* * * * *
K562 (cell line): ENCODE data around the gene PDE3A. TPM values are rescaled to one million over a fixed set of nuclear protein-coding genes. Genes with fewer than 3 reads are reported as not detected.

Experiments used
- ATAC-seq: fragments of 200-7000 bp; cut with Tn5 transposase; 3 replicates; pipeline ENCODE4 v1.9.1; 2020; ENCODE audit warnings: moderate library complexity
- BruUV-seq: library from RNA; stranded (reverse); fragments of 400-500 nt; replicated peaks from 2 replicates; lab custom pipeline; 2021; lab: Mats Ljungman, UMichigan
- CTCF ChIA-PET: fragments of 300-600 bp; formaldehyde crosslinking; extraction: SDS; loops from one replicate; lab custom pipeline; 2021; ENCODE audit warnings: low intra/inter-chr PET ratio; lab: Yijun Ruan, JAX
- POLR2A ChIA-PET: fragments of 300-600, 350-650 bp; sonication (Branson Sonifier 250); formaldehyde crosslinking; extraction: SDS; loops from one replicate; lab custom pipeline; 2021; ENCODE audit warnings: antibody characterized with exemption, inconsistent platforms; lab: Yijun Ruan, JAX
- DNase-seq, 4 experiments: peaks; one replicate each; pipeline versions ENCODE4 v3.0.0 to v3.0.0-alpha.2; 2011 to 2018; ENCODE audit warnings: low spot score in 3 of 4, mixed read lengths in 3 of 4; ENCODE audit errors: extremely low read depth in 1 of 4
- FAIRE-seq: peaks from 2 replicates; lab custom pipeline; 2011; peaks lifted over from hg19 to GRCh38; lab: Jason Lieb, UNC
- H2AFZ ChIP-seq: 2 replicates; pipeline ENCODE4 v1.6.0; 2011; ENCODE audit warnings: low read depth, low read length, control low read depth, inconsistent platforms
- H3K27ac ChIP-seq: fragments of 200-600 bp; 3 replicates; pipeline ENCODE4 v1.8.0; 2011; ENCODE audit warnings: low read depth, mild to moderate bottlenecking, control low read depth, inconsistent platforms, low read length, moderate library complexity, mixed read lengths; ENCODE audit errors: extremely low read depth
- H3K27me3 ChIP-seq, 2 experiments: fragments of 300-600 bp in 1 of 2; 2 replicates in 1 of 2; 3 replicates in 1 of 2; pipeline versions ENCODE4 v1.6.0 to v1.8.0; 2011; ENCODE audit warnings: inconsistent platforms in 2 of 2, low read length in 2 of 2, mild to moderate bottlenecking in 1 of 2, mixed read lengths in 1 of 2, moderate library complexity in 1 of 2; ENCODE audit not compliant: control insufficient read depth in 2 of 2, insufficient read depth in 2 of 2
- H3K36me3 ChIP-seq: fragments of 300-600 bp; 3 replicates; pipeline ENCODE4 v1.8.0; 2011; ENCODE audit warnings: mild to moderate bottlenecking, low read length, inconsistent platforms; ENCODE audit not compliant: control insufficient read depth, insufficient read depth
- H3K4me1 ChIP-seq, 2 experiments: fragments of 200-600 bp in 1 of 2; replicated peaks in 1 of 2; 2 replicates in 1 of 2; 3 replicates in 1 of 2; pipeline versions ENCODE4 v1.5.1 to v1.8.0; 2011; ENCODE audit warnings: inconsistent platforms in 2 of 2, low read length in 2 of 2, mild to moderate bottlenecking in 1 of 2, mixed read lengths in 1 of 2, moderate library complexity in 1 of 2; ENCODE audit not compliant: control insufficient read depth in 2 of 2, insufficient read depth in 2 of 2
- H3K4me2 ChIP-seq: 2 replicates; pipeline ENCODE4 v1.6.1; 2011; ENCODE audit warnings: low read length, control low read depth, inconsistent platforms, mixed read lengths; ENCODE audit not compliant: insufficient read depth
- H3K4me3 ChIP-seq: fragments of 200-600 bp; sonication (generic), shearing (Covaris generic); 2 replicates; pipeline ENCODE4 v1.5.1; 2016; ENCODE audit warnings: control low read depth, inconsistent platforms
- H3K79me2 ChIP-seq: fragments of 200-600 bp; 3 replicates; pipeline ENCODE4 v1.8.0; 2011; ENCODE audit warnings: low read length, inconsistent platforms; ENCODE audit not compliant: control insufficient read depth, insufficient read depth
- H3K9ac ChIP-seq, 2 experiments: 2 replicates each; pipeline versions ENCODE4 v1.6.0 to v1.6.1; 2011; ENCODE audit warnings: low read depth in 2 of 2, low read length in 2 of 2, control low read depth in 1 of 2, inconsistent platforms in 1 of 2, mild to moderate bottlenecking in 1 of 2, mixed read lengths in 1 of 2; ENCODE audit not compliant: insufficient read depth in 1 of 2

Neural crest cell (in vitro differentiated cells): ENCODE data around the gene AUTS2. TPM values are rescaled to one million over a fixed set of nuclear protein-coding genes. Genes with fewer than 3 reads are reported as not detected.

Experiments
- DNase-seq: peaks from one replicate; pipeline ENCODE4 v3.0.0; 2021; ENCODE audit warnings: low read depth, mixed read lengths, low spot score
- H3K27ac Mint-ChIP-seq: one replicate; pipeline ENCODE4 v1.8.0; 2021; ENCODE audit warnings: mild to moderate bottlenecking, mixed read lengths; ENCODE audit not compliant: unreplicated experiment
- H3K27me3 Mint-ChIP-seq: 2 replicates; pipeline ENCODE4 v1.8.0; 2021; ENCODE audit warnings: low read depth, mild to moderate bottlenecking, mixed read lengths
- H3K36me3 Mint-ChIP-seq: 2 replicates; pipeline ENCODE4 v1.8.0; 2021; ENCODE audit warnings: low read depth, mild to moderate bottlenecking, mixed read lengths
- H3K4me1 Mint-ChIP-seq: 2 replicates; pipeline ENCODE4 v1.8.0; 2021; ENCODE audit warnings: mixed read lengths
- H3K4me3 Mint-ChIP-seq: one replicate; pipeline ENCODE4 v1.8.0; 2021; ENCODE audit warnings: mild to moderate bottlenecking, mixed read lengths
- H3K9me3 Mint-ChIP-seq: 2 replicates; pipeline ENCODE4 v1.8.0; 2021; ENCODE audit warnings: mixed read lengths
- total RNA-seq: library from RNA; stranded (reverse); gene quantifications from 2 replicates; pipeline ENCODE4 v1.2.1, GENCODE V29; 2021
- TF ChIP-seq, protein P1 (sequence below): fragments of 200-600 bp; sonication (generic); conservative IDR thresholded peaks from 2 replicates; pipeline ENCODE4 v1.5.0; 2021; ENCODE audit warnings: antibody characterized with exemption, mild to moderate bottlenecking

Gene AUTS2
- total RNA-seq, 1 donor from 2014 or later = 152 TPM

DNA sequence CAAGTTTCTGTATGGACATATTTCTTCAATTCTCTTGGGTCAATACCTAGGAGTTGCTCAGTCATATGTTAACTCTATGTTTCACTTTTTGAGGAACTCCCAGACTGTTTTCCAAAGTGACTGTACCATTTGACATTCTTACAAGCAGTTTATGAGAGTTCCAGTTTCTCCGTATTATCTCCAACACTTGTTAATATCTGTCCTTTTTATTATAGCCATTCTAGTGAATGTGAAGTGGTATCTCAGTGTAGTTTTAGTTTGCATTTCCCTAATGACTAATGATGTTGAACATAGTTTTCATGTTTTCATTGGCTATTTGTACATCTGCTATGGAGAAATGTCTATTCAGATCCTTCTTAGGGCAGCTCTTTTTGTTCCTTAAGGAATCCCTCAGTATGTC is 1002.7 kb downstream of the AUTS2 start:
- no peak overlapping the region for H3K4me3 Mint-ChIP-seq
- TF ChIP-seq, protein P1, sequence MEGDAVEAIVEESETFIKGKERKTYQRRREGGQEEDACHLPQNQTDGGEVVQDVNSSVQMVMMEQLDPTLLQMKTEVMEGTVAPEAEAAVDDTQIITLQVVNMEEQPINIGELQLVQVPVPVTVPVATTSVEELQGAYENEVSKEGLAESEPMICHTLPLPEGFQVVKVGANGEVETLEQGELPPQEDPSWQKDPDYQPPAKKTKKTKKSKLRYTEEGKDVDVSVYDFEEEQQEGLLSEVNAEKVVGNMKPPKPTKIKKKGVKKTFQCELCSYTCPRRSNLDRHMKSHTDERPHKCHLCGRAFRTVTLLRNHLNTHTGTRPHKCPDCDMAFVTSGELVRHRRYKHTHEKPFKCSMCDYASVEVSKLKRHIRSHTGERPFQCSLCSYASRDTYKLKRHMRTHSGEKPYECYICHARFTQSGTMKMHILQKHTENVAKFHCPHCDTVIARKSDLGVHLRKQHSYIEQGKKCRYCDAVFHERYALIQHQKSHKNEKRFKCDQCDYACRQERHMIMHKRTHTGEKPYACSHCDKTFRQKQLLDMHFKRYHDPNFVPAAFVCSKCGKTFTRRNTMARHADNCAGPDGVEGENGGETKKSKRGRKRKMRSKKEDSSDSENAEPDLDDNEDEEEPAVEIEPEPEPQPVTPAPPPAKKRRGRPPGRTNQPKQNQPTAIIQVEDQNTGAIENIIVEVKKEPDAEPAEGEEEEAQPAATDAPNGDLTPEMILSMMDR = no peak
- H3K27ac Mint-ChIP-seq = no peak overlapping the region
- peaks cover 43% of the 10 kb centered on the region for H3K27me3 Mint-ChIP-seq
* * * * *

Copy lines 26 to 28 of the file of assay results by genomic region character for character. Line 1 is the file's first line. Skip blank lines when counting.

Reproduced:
- H3K9me3 Mint-ChIP-seq: 2 replicates; pipeline ENCODE4 v1.8.0; 2021; ENCODE audit warnings: mixed read lengths
- total RNA-seq: library from RNA; stranded (reverse); gene quantifications from 2 replicates; pipeline ENCODE4 v1.2.1, GENCODE V29; 2021
- TF ChIP-seq, protein P1 (sequence below): fragments of 200-600 bp; sonication (generic); conservative IDR thresholded peaks from 2 replicates; pipeline ENCODE4 v1.5.0; 2021; ENCODE audit warnings: antibody characterized with exemption, mild to moderate bottlenecking